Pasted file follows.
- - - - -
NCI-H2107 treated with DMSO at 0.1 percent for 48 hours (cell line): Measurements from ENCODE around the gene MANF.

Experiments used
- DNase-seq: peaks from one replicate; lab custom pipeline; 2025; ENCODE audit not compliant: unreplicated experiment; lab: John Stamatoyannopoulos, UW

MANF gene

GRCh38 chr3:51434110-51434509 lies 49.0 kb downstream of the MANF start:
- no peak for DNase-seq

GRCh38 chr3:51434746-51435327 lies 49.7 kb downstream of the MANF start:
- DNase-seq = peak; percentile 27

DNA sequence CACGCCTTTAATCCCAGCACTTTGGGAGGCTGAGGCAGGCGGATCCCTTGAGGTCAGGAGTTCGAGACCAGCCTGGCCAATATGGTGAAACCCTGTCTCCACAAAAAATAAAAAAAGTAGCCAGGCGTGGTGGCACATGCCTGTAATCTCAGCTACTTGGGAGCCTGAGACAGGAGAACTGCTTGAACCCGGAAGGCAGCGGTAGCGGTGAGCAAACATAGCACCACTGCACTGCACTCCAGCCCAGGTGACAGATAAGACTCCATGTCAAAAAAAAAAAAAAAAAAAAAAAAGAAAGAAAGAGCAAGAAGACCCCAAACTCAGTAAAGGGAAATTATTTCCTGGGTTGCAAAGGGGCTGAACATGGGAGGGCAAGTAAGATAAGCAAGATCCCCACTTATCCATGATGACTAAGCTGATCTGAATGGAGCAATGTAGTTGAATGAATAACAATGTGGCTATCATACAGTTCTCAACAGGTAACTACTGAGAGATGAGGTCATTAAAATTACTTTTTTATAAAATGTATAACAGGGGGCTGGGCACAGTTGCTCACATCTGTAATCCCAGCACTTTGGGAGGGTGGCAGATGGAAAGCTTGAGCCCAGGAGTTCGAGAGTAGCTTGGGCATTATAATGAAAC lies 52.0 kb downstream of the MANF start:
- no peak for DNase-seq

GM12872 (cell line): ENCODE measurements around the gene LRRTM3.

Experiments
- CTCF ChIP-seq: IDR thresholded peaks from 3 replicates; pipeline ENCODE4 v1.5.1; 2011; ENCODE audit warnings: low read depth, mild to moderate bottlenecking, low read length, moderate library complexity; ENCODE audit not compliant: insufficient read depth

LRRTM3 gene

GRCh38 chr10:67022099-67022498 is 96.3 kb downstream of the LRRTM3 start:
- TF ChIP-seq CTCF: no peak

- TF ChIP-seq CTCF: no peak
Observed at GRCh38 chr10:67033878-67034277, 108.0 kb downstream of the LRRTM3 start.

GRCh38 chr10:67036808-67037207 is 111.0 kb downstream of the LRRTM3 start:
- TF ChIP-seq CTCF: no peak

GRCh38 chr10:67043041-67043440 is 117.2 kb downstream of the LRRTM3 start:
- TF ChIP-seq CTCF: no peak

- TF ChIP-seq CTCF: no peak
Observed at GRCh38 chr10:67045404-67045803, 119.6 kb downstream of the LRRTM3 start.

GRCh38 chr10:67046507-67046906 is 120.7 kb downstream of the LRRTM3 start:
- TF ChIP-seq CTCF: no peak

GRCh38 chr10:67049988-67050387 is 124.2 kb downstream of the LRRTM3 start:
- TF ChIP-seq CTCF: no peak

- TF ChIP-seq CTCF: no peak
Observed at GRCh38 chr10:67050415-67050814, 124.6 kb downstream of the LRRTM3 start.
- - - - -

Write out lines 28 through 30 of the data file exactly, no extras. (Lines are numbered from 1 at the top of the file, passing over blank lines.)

- TF ChIP-seq CTCF: no peak

- TF ChIP-seq CTCF: no peak
Observed at GRCh38 chr10:67050415-67050814, 124.6 kb downstream of the LRRTM3 start.